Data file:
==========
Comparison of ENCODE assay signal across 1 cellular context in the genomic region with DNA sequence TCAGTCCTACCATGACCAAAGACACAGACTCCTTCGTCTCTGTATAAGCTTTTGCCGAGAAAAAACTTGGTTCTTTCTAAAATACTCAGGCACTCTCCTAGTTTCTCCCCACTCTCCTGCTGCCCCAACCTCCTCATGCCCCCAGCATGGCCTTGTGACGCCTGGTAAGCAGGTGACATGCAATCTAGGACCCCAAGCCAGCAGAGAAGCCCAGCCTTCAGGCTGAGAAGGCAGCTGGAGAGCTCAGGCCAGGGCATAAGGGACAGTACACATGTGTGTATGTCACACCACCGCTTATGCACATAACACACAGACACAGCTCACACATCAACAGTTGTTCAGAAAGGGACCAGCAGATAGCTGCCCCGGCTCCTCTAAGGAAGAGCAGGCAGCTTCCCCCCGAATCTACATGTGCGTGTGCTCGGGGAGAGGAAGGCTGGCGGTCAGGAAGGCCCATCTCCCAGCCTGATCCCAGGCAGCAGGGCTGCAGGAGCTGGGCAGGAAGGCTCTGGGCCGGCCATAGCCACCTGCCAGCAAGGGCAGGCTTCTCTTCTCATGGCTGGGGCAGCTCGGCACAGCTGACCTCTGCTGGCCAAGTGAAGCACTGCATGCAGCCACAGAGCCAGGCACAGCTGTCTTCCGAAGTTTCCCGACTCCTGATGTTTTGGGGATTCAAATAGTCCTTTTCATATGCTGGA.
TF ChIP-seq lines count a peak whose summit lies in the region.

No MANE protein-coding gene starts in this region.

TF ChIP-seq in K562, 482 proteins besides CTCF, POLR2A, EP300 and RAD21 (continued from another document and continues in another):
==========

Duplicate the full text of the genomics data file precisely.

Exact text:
Comparison of ENCODE assay signal across 1 cellular context in the genomic region with DNA sequence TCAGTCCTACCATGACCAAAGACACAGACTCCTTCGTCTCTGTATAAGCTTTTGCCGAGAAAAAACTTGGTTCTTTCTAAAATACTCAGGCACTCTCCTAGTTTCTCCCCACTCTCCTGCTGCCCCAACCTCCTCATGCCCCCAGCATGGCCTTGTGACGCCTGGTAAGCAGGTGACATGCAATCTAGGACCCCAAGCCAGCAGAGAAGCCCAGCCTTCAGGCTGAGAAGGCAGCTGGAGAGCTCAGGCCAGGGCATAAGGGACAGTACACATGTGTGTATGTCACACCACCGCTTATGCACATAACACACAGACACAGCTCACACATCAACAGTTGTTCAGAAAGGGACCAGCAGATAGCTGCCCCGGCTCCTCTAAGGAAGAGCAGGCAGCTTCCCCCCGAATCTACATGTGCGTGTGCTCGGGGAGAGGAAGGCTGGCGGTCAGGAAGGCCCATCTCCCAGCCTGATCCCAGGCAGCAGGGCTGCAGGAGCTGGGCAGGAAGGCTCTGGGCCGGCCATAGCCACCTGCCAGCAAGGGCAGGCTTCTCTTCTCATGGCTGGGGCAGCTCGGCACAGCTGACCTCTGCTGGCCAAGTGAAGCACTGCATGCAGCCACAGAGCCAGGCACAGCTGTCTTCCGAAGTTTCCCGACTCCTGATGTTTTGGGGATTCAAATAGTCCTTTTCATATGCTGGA.
TF ChIP-seq lines count a peak whose summit lies in the region.

No MANE protein-coding gene starts in this region.

TF ChIP-seq in K562, 482 proteins besides CTCF, POLR2A, EP300 and RAD21 (continued from another document and continues in another):